The trail of our lives

As we walk the Israel Trail, we are showing the kids that life is just about putting one foot in front of the other and starting at the beginning.

By ROMI SUSSMAN
September 18, 2019 17:35
4 minute read.
The trail of our lives

ON THE Israel Trail, Part 1.. (photo credit: Wikimedia Commons)

Last year, my husband suggested that we start the Israel Trail as a family. His plan was to take a few days each year over Passover to walk together. We’ve reached the sweet spot as a family where everyone is old enough to take a good, long hike without too much complaining; no one needs to be carried and no one has, yet, left us for greener pastures.

The family loved the idea.

Then we had a health scare this summer and had to cancel a planned trip. Vacationing last month near Kiryat Shmona instead, we realized with excitement that we might be able to accelerate our plans.

And so we began.

The Israel National Trail is 1,025 kilometers (approximately 635 miles) long and covers the length of the country. It was included in a National Geographic list as one of the world’s top 20 hikes. It’s extremely well marked and divided so that it’s truly walkable for just about anyone.

And we really are “just about anyone,” with our family of boys ranging in age from eight-19 and their moderately in-shape, soon-to-be 50-year-old parents (us).

Prior to starting the trail, I let those tapes of doubt simmer in my mind for a bit. “It will be too hard for me at parts!” “We’ll never finish it!” “What if we get lost?” “What if some of it is boring?” And on and on the tapes ran.

Then the morning came when we realized everyone was healthy enough to get started and that we could divide Day One (which is 12 km. – 7½ mi. – in length from Tel Dan to Kfar Giladi) into two hikes. We started out the first day dropping one car 7 km. into the Day One hike and enjoying the walk. We took a picture, all smiles, by the arch that marks the beginning of the Israel Trail. Our smiles display that “We’re here! It’s all new and shiny!” excitement of new beginnings, and I wondered to myself what we would look like in that final picture, years from now, when we finish the trail. How many of us would be in that picture? Would it be a picture of us surrounded by kids and grandkids, celebrating our massive accomplishment? I certainly hope so.

THEN WE were off. The trail went by Tel Dan, through avocado groves, along a few highways and through Nahal Snir. We ran into cows on the path at one point and marveled at my oldest son as he rhythmically clapped and got them to quietly walk away. We dubbed him the “cow whisperer” and kept walking. It was a beautiful, refreshing walk and was easy to the point of making my kids question if everything would be this simple. The next day, we woke early and started where we left off on what turned out to be quite a boring 5 km. walk mostly along the highway. It ended with an uphill climb to Kfar Giladi and the memorial at Tel Hai (which was a lovely and dramatic way to finish).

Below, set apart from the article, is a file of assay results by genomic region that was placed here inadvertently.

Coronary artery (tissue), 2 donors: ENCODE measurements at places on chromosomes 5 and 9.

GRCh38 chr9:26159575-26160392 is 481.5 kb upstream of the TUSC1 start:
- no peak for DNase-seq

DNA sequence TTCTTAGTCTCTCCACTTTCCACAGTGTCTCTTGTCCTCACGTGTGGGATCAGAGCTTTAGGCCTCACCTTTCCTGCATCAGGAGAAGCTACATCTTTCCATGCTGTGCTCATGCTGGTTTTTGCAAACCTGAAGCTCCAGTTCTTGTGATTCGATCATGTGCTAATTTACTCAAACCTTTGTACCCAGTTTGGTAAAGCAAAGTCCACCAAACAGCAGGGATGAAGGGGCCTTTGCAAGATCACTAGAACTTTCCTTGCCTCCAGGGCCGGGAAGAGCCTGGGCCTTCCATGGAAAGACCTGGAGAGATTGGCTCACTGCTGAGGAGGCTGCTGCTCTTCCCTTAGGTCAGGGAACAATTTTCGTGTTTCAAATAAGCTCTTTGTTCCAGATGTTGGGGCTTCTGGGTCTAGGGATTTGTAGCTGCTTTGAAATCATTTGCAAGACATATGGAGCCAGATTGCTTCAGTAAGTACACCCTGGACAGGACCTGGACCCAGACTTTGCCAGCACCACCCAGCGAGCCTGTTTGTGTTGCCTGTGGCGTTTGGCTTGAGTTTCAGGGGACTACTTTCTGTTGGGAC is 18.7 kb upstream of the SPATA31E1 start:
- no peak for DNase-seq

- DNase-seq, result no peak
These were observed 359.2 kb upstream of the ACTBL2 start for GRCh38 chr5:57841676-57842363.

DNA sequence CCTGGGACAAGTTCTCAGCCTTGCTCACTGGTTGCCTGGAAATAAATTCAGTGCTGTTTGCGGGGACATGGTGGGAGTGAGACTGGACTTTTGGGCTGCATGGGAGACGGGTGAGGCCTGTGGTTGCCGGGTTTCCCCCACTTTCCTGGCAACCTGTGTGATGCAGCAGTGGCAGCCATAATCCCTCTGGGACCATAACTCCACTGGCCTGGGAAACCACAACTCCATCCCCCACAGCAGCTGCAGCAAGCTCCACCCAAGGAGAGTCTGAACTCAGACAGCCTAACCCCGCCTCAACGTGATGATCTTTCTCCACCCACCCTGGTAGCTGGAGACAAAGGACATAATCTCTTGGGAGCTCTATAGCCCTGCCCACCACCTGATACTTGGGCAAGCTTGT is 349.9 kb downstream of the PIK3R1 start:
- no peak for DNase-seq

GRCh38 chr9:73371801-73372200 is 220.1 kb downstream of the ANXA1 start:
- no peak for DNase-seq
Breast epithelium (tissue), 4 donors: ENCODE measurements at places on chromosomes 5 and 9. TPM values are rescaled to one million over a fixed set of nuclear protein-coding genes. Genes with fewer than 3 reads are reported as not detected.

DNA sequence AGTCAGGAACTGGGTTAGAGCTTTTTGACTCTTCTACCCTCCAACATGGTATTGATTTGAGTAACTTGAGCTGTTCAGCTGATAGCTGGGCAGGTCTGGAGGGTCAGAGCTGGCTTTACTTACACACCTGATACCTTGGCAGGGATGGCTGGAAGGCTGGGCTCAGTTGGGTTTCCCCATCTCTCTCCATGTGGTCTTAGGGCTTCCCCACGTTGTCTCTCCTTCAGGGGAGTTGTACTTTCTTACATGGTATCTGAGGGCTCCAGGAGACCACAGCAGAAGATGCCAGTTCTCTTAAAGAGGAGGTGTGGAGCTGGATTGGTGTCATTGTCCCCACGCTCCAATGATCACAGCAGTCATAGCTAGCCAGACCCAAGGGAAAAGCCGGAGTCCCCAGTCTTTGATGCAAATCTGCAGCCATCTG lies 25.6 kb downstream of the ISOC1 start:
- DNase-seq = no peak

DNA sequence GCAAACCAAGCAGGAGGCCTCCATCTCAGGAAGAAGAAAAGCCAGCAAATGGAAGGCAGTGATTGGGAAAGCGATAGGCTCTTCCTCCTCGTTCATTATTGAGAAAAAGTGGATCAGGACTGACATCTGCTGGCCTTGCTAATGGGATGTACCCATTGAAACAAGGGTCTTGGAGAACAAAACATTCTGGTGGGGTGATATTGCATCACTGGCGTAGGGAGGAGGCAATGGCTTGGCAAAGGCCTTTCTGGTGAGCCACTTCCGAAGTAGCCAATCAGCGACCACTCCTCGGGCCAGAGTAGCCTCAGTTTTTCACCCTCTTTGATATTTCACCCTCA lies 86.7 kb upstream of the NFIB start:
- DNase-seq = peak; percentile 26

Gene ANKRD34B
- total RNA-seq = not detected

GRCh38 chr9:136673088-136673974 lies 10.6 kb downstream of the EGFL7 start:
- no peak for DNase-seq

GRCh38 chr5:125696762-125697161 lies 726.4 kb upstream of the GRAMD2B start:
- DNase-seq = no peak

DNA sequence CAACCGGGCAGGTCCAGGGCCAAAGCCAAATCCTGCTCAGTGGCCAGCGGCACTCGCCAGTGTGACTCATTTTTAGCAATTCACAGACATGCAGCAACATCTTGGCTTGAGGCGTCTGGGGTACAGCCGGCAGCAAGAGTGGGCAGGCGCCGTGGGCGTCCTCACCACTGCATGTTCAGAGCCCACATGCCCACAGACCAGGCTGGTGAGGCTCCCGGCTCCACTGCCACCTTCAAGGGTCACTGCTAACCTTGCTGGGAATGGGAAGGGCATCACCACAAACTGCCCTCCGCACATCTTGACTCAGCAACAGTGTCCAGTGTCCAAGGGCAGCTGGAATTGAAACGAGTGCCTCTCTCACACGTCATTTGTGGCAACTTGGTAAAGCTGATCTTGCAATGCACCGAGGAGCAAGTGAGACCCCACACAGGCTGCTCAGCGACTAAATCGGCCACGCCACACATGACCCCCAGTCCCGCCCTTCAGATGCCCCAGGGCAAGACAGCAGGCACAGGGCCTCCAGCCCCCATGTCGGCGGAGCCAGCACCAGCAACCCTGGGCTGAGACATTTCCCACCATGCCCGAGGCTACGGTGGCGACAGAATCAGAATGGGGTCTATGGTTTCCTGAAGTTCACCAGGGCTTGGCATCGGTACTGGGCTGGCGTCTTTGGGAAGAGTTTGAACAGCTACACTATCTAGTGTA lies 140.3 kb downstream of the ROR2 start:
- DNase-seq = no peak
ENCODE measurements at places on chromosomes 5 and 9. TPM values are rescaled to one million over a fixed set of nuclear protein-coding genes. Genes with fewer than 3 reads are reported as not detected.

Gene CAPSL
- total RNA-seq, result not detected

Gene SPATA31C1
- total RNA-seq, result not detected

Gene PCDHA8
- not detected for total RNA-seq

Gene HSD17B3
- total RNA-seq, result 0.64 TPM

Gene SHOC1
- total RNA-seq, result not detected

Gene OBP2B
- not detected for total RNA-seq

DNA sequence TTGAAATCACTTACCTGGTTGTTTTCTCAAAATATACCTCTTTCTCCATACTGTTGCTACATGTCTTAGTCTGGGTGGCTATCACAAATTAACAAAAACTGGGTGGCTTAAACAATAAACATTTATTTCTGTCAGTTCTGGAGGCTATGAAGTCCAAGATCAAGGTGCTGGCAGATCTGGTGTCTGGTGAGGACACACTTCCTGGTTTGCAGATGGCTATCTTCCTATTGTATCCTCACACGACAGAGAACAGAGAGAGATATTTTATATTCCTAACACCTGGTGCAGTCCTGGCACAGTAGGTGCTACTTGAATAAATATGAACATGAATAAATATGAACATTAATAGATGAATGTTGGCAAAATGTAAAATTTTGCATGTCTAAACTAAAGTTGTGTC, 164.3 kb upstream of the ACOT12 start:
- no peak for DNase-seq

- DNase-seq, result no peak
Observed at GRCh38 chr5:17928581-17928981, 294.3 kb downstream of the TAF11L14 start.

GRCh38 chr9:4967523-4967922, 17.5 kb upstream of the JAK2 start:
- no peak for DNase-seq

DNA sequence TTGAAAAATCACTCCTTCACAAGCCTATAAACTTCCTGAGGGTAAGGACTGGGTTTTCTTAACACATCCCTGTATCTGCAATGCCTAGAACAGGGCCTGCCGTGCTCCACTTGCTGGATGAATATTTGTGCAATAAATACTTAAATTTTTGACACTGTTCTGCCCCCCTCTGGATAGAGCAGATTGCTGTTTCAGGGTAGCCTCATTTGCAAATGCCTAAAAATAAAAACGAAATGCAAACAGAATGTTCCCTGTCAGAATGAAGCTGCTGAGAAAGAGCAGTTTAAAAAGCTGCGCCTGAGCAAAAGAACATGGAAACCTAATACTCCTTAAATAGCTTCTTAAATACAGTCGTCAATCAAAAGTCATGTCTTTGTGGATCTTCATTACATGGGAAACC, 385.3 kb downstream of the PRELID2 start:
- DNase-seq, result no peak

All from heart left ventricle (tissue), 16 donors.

As we finished those first 12 km., my 19-year-old declared, “And now we’ve officially done 1% of the Israel Trail.” I wasn’t sure whether to laugh, cry, give myself a high five or declare that I was giving up. But I realized that this, and so much about the Israel Trail, is a perfect teaching moment.

Yes, we finished 1%. Amazing! Had we not started at all, we wouldn’t have finished that 1%. And yes, that leaves 99% for us still to accomplish, but we’ve got to start somewhere. As we walk the Israel Trail, we are showing the kids that life is just about putting one foot in front of the other and starting at the beginning.

Also, the trail isn’t all exciting all the time. But every inch is a piece of Israel. Every inch means we have walked and appreciated and admired another inch of the country where we are so honored and blessed to live. And this, too, is a lesson. Not every hike is exciting and interesting. Not every moment of life is filled with bliss and entertainment. But only by walking through the less exciting aspects do we get to enjoy the Nahal Snirs of our lives, and get to admire the beauty and blessings awaiting us.

At the end of those 12 km., we decided to follow the signs we saw everywhere (good advertising people!) to the “Country’s Northernmost Falafel!” We drove to Metulla and to the most divinely delicious falafel only yards from the border with Lebanon.
With full bellies and full hearts we started to plan for the trail’s Day 2, which we will start in another eight months during Passover. Our adventure has begun. Only time (and our hiking shoes) will tell how it will unfold.

For now, we are 12 km. closer to that dream of finishing the trail together, as a family.

The author heads the content writing department for a digital consulting company. Originally from Los Angeles, she frequently writes about raising six sons in Israel and her experience as an olah.  


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